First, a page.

Evanescence: Thrashing Guitars, Angelic Vocals Singer Amy Lee says she's equally inspired by metal and classical music, and that the two aren't all that different.
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Evanescence: Thrashing Guitars, Angelic Vocals

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Evanescence: Thrashing Guitars, Angelic Vocals

Evanescence: Thrashing Guitars, Angelic Vocals

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A lot of people might call that head banging music: you know, screaming vocalists, shrieking songs. But listen to what follows:


AMY LEE: (Singing) Speak your mind, like I care...

SIMON: That's Amy Lee, lead singer of the band, Evanescence - a head-banger with an ethereal voice.


LEE: (Singing) You sail around my heart...

SIMON: That angelic voice against a thrashing guitar has made Evanescence a multi-platinum group with their first two albums, "Fallen" in 2004 and "The Open Door" in 2006. Now, the band has a new self-titled album out this week. Amy Lee of Evanescence joins us now to talk about it, all from Nashville. Thanks very much for being with us.

LEE: Thanks so much for having me.

SIMON: You know, one of the things that's made your band so successful is it's considered a kind of a niche genre of music - forgive the expression - and you've put some Top 40 pop and spunk into it.

LEE: Thanks.

SIMON: Let's play a clip from this new album if we could, "Lost in Paradise."


LEE: (Singing) As much as I'd like the past not to exist, it still does. And as much as I'd like to feel like I belong here, I'm just as scared as you...

SIMON: How do you go about blending - even when you're coming up with a song - blending what has been so oddly described as your ethereal, angelic voice, and all that guitar thrashing?

LEE: I don't know. I think they're really natural together. I like that. I love contrast in music. Being inspired by classical actually - in high school especially - classical and metal both, I remember having this cool realization that they are really similar. It's just different instrumentation. And I love the aggression of the guitars against that sort of fragility, that no matter what sort of exists in a female voice, at least for me. I can't help but be a girl though, so it's not like I have a choice.

SIMON: You're not only the lead singer, you also write lyrics for a lot of the songs, play the keyboard. And on this album, is it the first time you've been heard as a harp? Do we say harper?

LEE: Yes. Harpist.


LEE: I did a cover for a song from "A Nightmare Before Christmas," the Danny Elfman-Tim Burton thing. And we did "Sally's Song." So, when we did that, I did do harp on that song. And I actually got to play the harp on "The Tonight Show," which was really cool. I don't think that happens that often.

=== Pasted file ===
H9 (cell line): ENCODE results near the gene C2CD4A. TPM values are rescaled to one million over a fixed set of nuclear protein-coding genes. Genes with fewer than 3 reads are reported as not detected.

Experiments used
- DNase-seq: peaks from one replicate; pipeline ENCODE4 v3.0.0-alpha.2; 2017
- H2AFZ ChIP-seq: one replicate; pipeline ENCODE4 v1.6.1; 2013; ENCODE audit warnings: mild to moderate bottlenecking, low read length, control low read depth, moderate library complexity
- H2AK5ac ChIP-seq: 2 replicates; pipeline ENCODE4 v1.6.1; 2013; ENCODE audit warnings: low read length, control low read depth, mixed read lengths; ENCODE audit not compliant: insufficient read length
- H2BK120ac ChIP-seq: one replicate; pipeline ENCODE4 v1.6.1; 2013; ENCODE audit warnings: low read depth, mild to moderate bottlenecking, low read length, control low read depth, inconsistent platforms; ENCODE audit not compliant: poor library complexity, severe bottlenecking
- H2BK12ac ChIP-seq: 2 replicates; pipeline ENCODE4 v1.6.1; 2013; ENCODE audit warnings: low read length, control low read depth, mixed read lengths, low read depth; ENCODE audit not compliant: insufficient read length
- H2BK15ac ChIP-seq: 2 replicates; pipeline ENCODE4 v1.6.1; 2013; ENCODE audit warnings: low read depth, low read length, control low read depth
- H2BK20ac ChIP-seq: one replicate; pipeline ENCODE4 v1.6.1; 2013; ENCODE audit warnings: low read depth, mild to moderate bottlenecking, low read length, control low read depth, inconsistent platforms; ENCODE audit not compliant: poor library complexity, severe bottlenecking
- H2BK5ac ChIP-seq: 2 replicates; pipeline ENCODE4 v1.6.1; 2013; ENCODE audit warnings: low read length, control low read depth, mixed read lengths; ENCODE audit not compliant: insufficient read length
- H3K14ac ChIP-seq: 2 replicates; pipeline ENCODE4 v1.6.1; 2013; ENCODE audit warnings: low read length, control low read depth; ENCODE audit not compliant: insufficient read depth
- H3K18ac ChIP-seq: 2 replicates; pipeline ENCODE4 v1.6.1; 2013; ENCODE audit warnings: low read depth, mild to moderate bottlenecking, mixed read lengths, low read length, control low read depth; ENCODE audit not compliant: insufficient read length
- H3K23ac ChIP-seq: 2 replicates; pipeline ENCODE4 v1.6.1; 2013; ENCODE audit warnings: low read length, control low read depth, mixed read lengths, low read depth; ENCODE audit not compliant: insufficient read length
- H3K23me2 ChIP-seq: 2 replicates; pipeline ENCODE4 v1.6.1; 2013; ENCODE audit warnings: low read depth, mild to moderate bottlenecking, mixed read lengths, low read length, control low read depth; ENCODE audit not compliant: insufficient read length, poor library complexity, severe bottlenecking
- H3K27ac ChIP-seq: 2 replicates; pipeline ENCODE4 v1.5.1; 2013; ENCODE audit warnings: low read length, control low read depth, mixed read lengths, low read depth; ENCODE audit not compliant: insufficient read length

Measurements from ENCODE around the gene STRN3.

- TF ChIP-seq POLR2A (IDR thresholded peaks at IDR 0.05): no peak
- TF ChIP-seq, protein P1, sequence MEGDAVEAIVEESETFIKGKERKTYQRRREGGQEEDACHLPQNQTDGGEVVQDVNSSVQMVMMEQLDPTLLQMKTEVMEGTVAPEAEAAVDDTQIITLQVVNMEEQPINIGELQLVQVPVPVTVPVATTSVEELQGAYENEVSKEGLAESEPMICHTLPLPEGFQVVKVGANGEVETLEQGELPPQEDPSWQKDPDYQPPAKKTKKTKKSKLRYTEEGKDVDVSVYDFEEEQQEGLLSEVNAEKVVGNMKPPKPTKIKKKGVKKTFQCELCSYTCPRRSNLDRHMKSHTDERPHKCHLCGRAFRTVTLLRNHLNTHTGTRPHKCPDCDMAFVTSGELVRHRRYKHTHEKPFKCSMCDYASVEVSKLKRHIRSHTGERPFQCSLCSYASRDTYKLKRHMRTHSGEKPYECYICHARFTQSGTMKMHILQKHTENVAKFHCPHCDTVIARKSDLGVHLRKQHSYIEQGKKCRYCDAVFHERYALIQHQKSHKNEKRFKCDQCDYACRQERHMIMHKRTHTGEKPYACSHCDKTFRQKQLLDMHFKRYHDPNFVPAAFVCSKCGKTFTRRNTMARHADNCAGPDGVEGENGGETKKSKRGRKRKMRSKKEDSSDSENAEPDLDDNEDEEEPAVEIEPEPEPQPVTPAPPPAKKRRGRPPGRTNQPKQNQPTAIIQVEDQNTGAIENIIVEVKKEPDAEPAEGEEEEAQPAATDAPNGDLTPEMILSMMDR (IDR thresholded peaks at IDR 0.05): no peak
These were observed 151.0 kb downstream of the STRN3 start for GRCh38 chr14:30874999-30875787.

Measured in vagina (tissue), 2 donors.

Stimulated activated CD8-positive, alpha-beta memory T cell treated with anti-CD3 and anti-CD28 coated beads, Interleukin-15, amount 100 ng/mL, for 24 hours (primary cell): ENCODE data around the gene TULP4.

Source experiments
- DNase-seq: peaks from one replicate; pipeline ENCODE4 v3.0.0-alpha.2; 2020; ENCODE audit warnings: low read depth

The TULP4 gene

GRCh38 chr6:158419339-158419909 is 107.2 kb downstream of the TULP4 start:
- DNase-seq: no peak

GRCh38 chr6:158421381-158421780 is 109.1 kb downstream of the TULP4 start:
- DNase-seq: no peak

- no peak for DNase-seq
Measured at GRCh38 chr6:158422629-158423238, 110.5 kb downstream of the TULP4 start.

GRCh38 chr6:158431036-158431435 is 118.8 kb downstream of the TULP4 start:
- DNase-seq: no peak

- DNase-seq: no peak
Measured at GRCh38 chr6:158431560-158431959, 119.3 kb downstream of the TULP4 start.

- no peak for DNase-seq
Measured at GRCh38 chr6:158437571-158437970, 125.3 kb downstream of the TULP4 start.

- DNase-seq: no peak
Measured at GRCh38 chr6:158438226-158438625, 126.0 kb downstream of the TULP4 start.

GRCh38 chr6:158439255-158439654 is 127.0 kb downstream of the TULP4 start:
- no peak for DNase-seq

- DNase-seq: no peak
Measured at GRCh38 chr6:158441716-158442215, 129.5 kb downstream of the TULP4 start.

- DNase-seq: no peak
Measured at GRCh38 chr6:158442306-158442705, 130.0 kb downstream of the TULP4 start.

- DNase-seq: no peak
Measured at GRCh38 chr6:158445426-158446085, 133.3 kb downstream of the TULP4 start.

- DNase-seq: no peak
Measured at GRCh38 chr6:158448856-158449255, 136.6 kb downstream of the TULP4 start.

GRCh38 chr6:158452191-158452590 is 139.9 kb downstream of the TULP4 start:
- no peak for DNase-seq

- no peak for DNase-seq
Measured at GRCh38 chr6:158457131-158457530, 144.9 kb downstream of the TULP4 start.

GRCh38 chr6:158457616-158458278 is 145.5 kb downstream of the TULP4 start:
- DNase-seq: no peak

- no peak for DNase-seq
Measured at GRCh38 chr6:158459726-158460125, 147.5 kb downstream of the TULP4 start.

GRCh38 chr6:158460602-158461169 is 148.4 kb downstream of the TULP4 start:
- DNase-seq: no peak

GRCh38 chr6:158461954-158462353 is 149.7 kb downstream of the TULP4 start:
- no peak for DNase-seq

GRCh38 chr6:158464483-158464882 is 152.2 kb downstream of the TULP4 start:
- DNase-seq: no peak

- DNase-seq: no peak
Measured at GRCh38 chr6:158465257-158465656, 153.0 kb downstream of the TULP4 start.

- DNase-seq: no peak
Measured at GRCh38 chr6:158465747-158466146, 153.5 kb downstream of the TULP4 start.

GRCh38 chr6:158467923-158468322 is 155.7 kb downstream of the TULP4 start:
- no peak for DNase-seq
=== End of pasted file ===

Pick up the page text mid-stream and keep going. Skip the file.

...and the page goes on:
SIMON: No. As generalization, they don't say, and a great harp player. Harpist, forgive me.

LEE: Yeah. Shredding on the harp, Amy Lee.

SIMON: Let's listen to a little bit of your harp, if we could. This is from "Secret Door."


LEE: (Singing) Don't need to understand, too lost to lose. Don't fight my tears, 'cause they feel so good...

SIMON: Is there something you hear, some resemblance between heavy metal and classical?

LEE: Well, you know what, I was really, really inspired by Mozart's Requiem. So much so actually that on the open door, we took part of it, Lacrimosa, and made it into an Evanescence song. Like, we took a piece of it and put, you know, a band around it and my voice on top. I think it turned out to be a really, really interesting combination of those things that's sort of, like, the clearest picture of what I'm talking about.


LEE: (Singing) Blame it on me, lift up your screen. Nothing can hold you back now...

SIMON: You're going on tour with this new album, right?

LEE: Yes, worldwide.

SIMON: I have not been to one of your concerts. If I were to go to one, what should I expect?

LEE: Ah, to get your socks rocked off. I know you love that. I can tell.


SIMON: I'm not wearing socks today, OK. I just thought I'd check. My shoes will do.

LEE: We have a good time. We're really looking forward to touring again. It's been a long time. You know, our music is very dynamic. If you listen to any of our records, I think especially our last two, there's a big spectrum of feelings. There is definitely the songs that are big, epic rock songs, but then there's moment that are soft, you know, and fragile.

SIMON: Yeah. What song should we go out on from this new album?

LEE: Our second single. Why don't we go with that one.

SIMON: OK. And this is...

LEE: It's "My Heart is Broken."

SIMON: And what can you tell us about this song?

LEE: Actually, I wrote it on the harp, and as we started working on it with the entire band, it got faster and faster and faster. And we went into the studio at that tempo and it was like, OK, time to record the harp. And I just was like, this is not possible for me anymore. So, now, it's a stunning piano part.


LEE: Enjoy.

SIMON: All right. We will.


SIMON: Amy Lee. She is lead singer of Evanescence. Their self-titled album out this week. She joined us from Nashville. Thanks so much.

LEE: Thank you.


LEE: (Singing) My heart is broken...

SIMON: You can hear songs from that album at NPRMusic.org.

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